Speaking of Paul Wells, we can chalk one up in the gratitude column with news that the political editor at Maclean’s will be embarking on a decade-long excursion into the history of Canada with a book deal signed with Random House Canada. Titled Everybody Knows This Is Nowhere: Canada Since 1945, the series will be a three-volume social and political history of our home and native land.

And if new histories deserve our gratitude, there’s at least one more reason to be thankful this week, alluded to in the photo off the top. An excerpt from Trudeau-era cabinet minister Donald Macdonald sheds lights on the way that politics changed in Canada in the 60s and that there are routes to renewal that we might pursue again: “Fresh policies can have an impact, but new people are the best way to bring about organizational change,” he says in this excerpt of his new memoir—which will be released on October 18.

Speaking of fresh blood, a new get-out-the-vote (GOTV) campaign in the US aims to get young people riled up about how little say they have when they leave electoral decisions to their seniors. And an initiative from Rock the Vote, reworks Lil Jon's summer hit Turn Down For What and brings in the likes of Girls' star Lena Dunham and celebrity trainer Tracy Andersen to get out the vote. Get it out for what? Find out here.

Getting young people engaged seems a real objective down in Washington, where the White House has adopted the use of Emoji ideograms and smileys to appeal to Millennials. But how engaged in politics do young people even deserve to be? British broadcaster Andrew Marr provocatively suggests that citizens should be barred from becoming MPs until the age of forty. As things stand, a shocking 92% of respondents to the Telegraph’s online poll seem to agree with Marr.

Finally on the news front—and also regrettably on the dour side of the slate—the CBC reports that not only are the operations of our political institutions in trouble but the very bricks and mortar of our Parliament buildings seem to be crumbling: “The internal report from last year […] says the crumbling brickwork and loose window glass pose a potentially catastrophic, life-threatening risk to members of Parliament and others.” That’s not great.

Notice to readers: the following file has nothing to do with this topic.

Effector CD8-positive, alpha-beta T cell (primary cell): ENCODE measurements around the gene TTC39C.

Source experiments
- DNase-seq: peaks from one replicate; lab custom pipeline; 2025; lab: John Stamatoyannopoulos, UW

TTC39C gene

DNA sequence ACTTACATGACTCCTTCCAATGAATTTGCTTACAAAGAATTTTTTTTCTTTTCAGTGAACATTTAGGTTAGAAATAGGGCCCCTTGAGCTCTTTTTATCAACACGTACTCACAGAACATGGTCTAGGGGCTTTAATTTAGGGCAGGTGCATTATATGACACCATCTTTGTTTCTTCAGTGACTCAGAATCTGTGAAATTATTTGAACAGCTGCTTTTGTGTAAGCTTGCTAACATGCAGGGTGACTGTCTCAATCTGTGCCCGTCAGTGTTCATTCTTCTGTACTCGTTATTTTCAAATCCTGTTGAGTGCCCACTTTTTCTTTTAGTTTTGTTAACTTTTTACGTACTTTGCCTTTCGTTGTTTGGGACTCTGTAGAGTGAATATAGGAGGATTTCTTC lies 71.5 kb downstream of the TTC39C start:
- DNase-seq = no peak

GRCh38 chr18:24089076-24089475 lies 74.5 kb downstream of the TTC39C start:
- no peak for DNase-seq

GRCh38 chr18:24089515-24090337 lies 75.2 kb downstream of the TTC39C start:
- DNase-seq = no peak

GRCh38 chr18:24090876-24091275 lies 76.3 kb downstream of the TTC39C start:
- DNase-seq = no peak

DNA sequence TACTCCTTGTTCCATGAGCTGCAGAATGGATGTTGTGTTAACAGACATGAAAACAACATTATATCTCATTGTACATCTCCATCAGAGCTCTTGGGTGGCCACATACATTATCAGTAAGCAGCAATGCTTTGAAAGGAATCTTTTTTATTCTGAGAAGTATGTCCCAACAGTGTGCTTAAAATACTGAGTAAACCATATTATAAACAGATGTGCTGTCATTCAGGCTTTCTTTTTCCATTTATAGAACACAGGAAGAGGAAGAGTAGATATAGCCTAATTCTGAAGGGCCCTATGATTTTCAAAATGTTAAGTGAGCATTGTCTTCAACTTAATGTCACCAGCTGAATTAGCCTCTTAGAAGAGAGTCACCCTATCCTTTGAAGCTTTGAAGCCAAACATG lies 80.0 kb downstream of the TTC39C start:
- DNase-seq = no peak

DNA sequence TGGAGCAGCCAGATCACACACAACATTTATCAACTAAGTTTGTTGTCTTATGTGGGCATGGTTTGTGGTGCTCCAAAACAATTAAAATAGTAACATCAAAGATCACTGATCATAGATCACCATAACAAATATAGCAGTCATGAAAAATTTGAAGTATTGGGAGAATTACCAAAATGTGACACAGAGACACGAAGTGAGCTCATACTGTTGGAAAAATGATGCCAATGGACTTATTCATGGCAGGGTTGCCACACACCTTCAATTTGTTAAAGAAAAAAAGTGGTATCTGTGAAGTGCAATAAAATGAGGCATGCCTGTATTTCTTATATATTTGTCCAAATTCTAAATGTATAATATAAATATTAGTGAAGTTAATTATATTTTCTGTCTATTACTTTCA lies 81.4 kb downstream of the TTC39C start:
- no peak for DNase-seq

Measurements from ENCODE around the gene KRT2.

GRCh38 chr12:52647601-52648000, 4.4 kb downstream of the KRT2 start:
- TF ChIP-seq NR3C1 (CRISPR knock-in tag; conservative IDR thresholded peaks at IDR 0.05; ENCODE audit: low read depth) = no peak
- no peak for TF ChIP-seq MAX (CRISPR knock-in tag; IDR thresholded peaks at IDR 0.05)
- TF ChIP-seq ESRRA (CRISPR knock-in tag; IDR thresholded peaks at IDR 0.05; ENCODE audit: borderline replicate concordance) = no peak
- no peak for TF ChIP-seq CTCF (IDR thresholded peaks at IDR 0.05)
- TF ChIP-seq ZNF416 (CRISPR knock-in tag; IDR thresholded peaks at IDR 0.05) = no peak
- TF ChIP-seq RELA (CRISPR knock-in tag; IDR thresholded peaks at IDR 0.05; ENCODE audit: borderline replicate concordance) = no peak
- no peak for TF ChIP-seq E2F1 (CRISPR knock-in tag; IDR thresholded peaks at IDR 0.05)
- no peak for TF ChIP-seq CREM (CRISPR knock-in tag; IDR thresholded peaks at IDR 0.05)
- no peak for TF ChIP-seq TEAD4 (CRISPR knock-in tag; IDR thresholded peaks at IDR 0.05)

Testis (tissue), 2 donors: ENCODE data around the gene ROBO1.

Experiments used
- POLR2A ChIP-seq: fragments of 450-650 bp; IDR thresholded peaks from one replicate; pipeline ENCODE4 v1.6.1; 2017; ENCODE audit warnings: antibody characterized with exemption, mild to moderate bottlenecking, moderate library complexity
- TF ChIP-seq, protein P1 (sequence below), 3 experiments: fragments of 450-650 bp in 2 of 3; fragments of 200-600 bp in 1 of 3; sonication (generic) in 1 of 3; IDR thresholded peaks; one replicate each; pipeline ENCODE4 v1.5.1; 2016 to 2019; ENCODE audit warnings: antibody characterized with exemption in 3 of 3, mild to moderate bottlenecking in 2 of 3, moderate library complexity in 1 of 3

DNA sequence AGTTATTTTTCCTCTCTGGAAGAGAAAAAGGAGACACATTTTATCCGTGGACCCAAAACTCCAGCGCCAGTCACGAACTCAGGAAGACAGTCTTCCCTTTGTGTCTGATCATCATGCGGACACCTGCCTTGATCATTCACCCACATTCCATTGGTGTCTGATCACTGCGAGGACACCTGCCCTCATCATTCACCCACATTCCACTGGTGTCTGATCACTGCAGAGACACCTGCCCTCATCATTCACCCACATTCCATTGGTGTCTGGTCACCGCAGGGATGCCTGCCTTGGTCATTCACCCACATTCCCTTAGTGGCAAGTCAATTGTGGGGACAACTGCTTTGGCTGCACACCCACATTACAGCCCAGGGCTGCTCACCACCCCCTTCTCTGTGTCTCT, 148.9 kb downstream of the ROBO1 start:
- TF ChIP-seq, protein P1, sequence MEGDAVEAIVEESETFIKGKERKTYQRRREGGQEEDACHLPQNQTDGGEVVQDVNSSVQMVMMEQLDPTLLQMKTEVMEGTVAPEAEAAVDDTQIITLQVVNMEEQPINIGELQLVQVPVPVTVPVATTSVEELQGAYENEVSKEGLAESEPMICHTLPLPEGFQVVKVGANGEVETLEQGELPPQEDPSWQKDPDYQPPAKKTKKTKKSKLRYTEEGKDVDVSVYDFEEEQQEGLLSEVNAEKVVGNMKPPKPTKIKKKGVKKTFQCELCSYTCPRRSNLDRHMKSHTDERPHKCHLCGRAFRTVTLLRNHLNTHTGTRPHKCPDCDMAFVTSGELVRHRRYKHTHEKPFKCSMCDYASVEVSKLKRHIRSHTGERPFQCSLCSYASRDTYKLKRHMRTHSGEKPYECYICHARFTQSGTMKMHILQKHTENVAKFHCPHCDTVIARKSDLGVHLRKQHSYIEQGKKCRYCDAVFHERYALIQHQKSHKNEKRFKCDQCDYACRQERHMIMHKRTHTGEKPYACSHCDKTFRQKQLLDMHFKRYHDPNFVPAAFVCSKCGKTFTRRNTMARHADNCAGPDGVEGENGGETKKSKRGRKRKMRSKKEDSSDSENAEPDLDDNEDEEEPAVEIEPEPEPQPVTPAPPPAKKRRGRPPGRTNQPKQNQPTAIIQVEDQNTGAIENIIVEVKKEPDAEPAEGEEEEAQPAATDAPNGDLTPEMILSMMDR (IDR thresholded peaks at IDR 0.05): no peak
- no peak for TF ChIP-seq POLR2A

Events and Opportunities


And yet, on this Thanksgiving weekend, perhaps it’s not all so bad. We’re grateful for public servants like Calgary mayor Naheed Nenshi, who will be in Toronto on October 22 to talk about the role of cities shaping Canada's future.

We’re grateful for friends like journalist and author Alf Herminda, whose book launch we are hosting at Samara HQ in Toronto on October 22. Free tickets are available here.

And finally, for this year, we’re also grateful for Councillor Walters and the City of Edmonton, who are bringing the Everyday Political Citizen Project to Alberta in a big way with this video and campaign. You can read about their adoption of the EPCitizen project in both the Edmonton Sun and the Edmonton Journal.

There’s still time to nominate for everyone in Canada who makes politics part of their life! And for these folks, we think, there’s much to be grateful.

Happy Thanksgiving, thanks for reading!

(Photo cred: CP)